The threat from rising sea levels is the one that most requires an infrastructural approach. National governments will need to decide the balance between constructing ‘hard’ flood defences and allowing land to be abandoned to inundation.

Pests and diseases

The introduction of resistant or less-susceptible varieties is one approach. To deal with new crop pests a sustainable integrated pesticides strategy should be developed. The use of new pesticides needs to be carefully evaluated with respect to the potential impacts on water quality. Within greenhouses the use of thermostats and rapid cooling may be used to reduce pest and disease infestation. Livestock disease adaptation measures include vaccination of both the domestic and wild populations (31). An increased use of pesticides is expected due to climate change (36).

Livestock

Wetter winters and an increased likelihood of fields remaining waterlogged into spring mean that the housing period of ruminant livestock may need to be increased, with the animals remaining inside for longer in the spring. Hotter summers forecasted may also mean that ruminants need to be housed in summer to reduce problems from heat stress or because pastures may not remain productive during the summer months. The grazing season may be lengthened in autumn and into the early winter period, and therefore may at least partially compensate for the reduced grazing opportunities in early spring and late summer.

Increased temperatures and decreased rainfall in summer are also likely to reduce forage yields, especially on pastures grazed during summer (3). Adaptation measures include growing a new range of forage crops, such as soya, or making increasing use of forage grown during early spring and late autumn. Reduced yields of current forages could also be compensated for by the introduction of more drought and heat resistant forage varieties.

The longer growing season, greater grass production and warmer temperatures all mean that livestock housing costs could be reduced. For ruminants this will be due to a longer growing season, which will enable livestock to graze longer. For carnivores, the reduction in housing costs will be due to a reduced need for heating over winter. A further cost reduction may accrue from the increased potential to grow forage legumes.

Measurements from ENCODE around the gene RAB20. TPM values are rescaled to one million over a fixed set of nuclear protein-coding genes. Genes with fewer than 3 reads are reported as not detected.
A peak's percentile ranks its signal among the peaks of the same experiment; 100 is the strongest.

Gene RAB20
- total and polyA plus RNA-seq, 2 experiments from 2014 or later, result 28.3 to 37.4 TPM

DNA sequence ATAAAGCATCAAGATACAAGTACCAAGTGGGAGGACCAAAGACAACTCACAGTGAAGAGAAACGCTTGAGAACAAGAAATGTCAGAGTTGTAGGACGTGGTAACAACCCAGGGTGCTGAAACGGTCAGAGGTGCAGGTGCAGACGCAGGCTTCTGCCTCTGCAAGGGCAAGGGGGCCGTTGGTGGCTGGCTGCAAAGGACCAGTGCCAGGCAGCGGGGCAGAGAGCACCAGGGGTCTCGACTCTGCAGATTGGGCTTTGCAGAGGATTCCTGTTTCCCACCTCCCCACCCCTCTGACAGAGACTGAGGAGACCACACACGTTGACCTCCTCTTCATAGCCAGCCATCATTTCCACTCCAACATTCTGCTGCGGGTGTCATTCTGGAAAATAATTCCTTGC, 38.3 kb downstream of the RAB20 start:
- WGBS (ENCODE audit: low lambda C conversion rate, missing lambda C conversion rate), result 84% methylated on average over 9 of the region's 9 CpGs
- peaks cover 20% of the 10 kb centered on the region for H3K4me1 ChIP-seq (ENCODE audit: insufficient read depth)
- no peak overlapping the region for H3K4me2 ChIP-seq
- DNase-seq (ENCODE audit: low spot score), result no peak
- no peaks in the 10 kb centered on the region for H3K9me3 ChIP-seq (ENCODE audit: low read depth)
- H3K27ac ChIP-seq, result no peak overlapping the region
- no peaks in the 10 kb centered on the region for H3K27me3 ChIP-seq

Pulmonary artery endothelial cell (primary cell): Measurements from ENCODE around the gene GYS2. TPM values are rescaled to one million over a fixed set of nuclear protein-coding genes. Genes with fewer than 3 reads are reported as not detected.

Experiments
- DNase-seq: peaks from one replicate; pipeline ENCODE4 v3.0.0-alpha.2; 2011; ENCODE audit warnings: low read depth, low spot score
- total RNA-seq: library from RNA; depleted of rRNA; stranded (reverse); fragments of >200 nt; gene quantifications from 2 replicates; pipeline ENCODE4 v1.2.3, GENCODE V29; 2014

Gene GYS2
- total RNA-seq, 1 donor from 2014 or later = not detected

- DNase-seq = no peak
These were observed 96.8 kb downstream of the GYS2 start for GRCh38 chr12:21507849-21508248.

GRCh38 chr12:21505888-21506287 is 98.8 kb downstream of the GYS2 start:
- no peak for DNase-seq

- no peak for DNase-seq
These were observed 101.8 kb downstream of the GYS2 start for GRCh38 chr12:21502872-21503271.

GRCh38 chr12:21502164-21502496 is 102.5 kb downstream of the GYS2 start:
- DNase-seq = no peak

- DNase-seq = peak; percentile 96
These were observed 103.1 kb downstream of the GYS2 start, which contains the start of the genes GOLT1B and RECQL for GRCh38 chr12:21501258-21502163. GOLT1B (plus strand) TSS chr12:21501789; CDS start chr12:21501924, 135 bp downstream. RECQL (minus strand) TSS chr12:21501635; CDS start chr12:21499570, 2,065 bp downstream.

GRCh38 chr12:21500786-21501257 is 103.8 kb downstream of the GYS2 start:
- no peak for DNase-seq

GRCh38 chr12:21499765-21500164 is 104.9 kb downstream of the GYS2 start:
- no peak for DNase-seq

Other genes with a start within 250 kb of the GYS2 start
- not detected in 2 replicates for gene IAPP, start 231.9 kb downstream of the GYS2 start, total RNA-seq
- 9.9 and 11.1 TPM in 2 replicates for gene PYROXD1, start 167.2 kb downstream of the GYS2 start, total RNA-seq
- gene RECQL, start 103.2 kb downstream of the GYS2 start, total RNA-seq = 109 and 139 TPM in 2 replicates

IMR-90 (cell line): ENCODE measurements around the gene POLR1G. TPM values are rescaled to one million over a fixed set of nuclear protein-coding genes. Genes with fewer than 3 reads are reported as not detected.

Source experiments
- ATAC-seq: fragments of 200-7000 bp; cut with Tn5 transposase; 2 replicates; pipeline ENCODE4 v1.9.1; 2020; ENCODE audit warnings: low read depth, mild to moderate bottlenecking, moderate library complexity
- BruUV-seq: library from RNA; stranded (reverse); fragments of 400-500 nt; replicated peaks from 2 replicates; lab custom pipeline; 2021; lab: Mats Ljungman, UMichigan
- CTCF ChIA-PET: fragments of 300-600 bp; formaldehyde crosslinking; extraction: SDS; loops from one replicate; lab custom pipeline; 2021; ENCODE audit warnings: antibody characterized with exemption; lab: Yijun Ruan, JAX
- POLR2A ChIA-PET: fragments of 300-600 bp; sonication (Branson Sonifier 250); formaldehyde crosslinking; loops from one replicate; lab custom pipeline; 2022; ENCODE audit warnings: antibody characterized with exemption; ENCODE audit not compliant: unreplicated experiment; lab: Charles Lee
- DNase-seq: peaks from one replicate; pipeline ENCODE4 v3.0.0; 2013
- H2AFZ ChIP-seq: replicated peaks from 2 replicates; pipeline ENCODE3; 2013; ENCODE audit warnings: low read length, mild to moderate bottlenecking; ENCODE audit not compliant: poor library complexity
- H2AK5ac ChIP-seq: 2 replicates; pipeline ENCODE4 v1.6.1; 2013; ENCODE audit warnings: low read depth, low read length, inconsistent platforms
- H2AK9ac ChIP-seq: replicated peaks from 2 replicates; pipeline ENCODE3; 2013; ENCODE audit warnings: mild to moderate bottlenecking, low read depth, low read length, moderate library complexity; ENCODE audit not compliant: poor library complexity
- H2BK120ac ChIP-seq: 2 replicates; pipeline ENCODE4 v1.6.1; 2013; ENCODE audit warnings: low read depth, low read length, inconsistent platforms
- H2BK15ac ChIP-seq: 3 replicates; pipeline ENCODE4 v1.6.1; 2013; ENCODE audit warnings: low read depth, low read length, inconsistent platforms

The spread of bluetongue virus in sheep across Europe has been partly attributed to climate change (34) through increased seasonal activity of the Culicoides vector (35).

Adaptation potential

Adaptation potential

The adaptation potential of European agriculture in response to climate change has been assessed for a number of crops (29). It was shown that adaptation potential is high for maize and (to a lesser extent) sugar beet and oilseed, and limited for wheat and barley. For instance, maize yields are projected to decline by 9% in 2040 relative to 1975 without adaptation but adaptation has the potential to cut this to just over 1%. Barley yields, on the other hand, are projected to decline by 22% in this period but this loss could be cut to 15% with adaptation.


Under climate change, average farm profits across Europe would increase modestly (1.5%) with adaptation but could decline by 2.3% without adaptation (29). However, warmer regions in southern France, Spain, Italy, Greece and Portugal already beyond the temperature optimum of 16°C could see substantial residual damages from climate change of over 10% even after adaptation. Without adaptation even cooler regions in central France and Germany could see declines in profitability due to warming by 2040. In agreement with several previous studies, the authors found that projected temperature changes are more important than precipitation changes in determining the impacts of climate change over the next few decades (30). They found that the impact of mean temperature change on yield is around 5-10 times larger than the impact of precipitation by 2040; projected precipitation changes tend to be small compared with projected temperature changes. It should be noted, however, that these estimates do not include a number of moderating influences that may limit climate change impacts such as potential yield gains in southern Scandinavia or the CO2 fertilization effect (29).